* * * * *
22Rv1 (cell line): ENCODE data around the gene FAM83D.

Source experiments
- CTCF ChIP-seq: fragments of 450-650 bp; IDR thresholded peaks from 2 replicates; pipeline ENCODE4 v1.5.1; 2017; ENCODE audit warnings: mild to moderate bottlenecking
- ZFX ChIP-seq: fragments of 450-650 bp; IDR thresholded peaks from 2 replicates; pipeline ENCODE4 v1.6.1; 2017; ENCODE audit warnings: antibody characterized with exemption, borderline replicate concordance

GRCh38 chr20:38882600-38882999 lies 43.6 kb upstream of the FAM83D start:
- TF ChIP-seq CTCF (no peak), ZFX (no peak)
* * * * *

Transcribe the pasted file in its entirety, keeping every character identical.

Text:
22Rv1 (cell line): ENCODE data around the gene FAM83D.

Source experiments
- CTCF ChIP-seq: fragments of 450-650 bp; IDR thresholded peaks from 2 replicates; pipeline ENCODE4 v1.5.1; 2017; ENCODE audit warnings: mild to moderate bottlenecking
- ZFX ChIP-seq: fragments of 450-650 bp; IDR thresholded peaks from 2 replicates; pipeline ENCODE4 v1.6.1; 2017; ENCODE audit warnings: antibody characterized with exemption, borderline replicate concordance

GRCh38 chr20:38882600-38882999 lies 43.6 kb upstream of the FAM83D start:
- TF ChIP-seq CTCF (no peak), ZFX (no peak)